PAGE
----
All those notes pasted on a board at the Albany Public Library tell you what the writers think will make Albany “better.” What’s that about, I wondered.
The answer came from Amanda Bressler, the assistant library director. It’s an informal sampling of opinions the library is gathering this summer as the staff works on a new strategic plan. In answer to questions, people are invited to leave notes on boards set up at the main library, the Carnegie branch downtown, and at City Hall. They can leave answers on the library’s website as well.
The questions are about Albany in general, not the public library. The first one, a couple of weeks ago, asked what people valued about the town. The current question on Monday was about one thing that would make Albany better. Later on, the questions will be: What do you worry about? What would you like to achieve, and “what or where is the heart of Albany?”
Sounds like a therapist talking, doesn’t it?
Let the library’s Amanda Bressler explain: “Through this survey, we are looking at the broader concerns and desires of the community in order to figure out how our services fit into the big picture in Albany. We know that if we ask library users what they want, the answer will most likely be ‘More of what you are already doing!’ or ‘We love you! Don’t change a thing!’ By asking these questions of both library users and those in the community who might not use the library, we can better serve the entire community and increase the impact of what we offer.”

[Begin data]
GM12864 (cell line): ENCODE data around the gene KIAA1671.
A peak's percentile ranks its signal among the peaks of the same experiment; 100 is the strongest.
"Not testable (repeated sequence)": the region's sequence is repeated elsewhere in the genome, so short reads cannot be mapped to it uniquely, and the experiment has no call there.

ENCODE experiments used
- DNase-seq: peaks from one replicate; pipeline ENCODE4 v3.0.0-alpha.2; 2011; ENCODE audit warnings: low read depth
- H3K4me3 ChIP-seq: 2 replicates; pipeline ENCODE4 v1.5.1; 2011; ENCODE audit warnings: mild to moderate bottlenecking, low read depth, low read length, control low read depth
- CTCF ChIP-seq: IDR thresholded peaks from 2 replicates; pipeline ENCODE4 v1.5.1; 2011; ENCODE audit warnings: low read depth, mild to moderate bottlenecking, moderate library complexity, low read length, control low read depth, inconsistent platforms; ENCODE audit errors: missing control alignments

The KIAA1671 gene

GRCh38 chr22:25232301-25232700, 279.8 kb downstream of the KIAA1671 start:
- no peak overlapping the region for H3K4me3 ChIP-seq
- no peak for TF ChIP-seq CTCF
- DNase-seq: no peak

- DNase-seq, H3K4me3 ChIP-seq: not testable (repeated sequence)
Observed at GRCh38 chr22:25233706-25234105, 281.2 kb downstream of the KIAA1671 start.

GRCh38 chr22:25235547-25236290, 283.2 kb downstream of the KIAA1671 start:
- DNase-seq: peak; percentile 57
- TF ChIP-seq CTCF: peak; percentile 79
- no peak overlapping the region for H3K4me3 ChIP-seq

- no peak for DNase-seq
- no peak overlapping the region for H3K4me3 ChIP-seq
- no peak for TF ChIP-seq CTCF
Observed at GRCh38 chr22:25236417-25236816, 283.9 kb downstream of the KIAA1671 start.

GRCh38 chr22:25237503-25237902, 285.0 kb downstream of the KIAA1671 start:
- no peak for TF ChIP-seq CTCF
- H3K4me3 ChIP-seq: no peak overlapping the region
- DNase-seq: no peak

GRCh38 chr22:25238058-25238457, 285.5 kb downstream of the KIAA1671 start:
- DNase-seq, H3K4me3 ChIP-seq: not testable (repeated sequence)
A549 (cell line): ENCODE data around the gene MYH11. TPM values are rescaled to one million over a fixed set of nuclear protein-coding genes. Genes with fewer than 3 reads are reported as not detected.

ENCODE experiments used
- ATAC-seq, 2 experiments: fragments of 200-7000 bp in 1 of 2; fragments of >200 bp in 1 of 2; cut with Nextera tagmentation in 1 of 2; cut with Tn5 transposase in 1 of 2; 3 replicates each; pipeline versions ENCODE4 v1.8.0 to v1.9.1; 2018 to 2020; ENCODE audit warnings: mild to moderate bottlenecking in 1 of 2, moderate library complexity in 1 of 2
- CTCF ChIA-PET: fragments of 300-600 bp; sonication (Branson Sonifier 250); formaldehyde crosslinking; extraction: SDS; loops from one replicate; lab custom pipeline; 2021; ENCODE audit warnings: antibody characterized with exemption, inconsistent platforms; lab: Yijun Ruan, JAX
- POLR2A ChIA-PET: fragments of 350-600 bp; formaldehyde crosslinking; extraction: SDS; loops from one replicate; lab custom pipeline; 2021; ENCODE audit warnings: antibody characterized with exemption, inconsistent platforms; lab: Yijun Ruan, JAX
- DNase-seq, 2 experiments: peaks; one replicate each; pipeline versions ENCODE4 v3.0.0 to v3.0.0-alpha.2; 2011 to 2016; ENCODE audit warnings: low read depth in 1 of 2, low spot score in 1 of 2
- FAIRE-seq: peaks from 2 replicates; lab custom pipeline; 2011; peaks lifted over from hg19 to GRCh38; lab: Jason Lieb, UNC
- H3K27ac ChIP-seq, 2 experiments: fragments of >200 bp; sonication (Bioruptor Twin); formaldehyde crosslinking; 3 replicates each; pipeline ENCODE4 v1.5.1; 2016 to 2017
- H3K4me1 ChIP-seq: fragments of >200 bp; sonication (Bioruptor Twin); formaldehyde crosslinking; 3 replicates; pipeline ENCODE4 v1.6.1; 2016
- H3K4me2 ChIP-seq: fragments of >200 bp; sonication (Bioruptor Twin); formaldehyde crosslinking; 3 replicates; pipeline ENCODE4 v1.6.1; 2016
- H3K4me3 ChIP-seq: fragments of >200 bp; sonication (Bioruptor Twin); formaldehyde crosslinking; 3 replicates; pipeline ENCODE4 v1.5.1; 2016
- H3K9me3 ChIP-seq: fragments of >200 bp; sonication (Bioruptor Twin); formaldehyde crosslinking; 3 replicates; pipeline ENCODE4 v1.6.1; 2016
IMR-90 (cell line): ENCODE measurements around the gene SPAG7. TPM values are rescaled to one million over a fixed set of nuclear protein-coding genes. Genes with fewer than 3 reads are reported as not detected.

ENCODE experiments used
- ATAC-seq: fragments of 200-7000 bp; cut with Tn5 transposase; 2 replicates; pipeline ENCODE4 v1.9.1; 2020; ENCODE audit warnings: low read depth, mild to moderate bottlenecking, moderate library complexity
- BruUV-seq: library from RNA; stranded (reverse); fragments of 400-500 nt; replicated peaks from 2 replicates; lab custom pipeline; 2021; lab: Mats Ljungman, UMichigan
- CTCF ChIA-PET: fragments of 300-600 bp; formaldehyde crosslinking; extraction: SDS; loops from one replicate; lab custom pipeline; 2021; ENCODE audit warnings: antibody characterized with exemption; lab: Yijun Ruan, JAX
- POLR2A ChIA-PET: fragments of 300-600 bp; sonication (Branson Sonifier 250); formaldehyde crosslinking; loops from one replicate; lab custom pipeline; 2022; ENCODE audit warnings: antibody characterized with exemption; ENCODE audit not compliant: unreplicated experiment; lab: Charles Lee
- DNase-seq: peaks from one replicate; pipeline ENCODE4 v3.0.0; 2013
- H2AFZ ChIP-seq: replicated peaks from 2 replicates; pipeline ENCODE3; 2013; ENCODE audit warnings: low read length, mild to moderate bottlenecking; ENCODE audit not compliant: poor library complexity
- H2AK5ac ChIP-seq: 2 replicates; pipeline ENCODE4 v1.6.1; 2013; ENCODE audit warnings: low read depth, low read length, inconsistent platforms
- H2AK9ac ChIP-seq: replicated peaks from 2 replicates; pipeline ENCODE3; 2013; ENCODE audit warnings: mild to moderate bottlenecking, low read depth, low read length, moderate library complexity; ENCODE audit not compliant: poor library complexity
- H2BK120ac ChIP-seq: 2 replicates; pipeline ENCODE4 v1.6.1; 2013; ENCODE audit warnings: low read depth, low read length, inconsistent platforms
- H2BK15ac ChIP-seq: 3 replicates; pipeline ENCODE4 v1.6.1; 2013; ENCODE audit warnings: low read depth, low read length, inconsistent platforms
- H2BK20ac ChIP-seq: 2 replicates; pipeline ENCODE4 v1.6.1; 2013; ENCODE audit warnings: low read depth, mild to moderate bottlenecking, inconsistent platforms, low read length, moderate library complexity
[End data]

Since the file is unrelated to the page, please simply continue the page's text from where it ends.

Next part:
The survey will continue through Sept. 3. Whether the ideas expressed on the notes find any reflection in the library’s planning, I don’t know. But the people who left the notes — children as well as adults — have reason to feel pleased that somebody gave them a chance to say what they thought. (hh)